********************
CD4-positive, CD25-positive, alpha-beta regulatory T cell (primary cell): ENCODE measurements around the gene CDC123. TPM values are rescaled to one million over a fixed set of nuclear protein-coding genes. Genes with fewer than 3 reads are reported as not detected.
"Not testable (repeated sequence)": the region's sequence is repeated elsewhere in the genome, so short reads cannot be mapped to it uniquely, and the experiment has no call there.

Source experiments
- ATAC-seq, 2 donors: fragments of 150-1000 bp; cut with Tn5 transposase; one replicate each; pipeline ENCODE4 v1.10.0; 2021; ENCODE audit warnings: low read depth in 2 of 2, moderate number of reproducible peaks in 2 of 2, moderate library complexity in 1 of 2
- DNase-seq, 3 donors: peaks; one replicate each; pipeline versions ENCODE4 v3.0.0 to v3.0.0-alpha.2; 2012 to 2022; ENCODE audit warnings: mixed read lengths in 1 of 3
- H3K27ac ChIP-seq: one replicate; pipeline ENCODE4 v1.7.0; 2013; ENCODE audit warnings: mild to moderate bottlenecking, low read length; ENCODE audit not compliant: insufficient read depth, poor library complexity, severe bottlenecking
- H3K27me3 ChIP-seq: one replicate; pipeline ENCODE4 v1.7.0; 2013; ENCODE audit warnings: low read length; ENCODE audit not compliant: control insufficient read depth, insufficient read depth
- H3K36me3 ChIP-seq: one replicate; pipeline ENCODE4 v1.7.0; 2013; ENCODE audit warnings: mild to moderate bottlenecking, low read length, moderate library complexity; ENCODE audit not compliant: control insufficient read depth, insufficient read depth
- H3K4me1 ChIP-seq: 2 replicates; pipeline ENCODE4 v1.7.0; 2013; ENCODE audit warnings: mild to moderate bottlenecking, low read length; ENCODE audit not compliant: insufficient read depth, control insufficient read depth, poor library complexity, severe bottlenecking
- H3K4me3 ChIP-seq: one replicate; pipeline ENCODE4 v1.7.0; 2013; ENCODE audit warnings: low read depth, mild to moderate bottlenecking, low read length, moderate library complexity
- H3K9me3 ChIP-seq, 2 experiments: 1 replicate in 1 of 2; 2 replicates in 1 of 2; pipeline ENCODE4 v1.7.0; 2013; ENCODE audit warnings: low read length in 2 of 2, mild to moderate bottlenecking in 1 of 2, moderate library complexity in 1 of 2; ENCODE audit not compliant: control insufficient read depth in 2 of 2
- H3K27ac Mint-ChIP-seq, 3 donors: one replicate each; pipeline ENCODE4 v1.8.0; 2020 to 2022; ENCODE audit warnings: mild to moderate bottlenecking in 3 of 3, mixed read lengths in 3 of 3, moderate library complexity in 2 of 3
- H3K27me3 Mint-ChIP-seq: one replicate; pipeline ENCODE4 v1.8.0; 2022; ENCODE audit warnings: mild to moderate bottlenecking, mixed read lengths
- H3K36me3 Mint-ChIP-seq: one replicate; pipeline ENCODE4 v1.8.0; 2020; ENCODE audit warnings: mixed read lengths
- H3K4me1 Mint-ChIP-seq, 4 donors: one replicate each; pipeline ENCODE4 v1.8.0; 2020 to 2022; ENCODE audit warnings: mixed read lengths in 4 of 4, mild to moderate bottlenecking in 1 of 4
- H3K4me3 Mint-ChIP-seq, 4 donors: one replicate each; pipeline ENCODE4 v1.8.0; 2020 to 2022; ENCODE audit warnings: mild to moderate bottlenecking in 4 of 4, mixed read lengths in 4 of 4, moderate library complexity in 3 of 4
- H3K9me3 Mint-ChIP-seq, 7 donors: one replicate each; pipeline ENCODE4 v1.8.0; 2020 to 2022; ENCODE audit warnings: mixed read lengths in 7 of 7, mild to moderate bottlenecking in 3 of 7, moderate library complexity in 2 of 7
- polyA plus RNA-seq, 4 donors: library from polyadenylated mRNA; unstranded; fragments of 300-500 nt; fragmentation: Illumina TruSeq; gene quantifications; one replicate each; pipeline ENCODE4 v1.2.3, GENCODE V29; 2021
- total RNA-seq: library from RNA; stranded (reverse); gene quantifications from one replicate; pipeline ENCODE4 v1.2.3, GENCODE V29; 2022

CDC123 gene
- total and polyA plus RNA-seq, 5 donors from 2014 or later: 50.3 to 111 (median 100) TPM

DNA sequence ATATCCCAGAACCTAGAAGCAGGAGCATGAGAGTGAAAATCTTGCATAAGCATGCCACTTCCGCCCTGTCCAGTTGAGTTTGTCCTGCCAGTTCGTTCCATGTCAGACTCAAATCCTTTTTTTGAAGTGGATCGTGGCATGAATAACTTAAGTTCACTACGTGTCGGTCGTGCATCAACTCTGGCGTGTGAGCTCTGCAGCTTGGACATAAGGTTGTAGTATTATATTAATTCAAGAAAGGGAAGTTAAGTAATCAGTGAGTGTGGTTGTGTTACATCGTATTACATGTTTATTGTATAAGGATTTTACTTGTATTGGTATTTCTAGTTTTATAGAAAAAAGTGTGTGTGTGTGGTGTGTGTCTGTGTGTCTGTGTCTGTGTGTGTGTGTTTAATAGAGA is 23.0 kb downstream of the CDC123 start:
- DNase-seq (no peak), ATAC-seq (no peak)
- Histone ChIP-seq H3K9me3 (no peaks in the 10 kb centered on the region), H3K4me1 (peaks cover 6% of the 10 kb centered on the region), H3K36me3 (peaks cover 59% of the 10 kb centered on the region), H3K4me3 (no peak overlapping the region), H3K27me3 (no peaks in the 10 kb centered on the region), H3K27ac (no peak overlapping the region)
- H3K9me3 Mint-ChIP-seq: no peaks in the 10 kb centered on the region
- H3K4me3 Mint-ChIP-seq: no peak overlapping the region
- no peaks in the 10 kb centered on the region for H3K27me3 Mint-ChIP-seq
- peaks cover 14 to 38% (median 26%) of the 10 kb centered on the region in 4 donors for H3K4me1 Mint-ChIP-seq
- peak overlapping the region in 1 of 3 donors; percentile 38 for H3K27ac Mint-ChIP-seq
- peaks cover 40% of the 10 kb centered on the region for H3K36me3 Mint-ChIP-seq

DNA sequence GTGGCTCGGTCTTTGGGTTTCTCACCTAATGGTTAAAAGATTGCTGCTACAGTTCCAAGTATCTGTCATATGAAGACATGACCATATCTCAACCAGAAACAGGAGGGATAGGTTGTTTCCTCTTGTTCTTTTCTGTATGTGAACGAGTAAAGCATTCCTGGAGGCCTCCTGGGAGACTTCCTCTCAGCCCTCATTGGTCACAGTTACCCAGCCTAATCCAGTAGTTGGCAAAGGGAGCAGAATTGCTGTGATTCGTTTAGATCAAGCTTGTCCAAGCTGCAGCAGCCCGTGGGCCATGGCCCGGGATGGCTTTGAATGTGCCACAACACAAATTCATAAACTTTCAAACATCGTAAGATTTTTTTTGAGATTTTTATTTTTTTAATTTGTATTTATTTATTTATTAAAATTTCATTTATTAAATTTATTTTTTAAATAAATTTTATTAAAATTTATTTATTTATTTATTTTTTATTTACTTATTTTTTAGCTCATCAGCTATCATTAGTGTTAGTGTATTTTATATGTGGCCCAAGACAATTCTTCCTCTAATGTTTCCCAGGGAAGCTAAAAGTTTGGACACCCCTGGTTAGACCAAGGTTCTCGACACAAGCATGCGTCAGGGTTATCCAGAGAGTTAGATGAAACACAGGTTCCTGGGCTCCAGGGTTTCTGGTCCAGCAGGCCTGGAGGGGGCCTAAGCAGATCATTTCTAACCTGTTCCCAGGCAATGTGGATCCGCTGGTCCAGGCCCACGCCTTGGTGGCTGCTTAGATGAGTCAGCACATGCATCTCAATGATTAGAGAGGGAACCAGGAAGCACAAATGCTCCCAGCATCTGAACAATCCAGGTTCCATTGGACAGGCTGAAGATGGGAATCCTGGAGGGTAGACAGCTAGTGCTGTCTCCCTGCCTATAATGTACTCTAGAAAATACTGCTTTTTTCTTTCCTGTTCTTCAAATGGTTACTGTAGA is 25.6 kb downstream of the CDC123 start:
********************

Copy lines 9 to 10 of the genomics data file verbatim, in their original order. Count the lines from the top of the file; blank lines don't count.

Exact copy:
- H3K4me1 ChIP-seq: 2 replicates; pipeline ENCODE4 v1.7.0; 2013; ENCODE audit warnings: mild to moderate bottlenecking, low read length; ENCODE audit not compliant: insufficient read depth, control insufficient read depth, poor library complexity, severe bottlenecking
- H3K4me3 ChIP-seq: one replicate; pipeline ENCODE4 v1.7.0; 2013; ENCODE audit warnings: low read depth, mild to moderate bottlenecking, low read length, moderate library complexity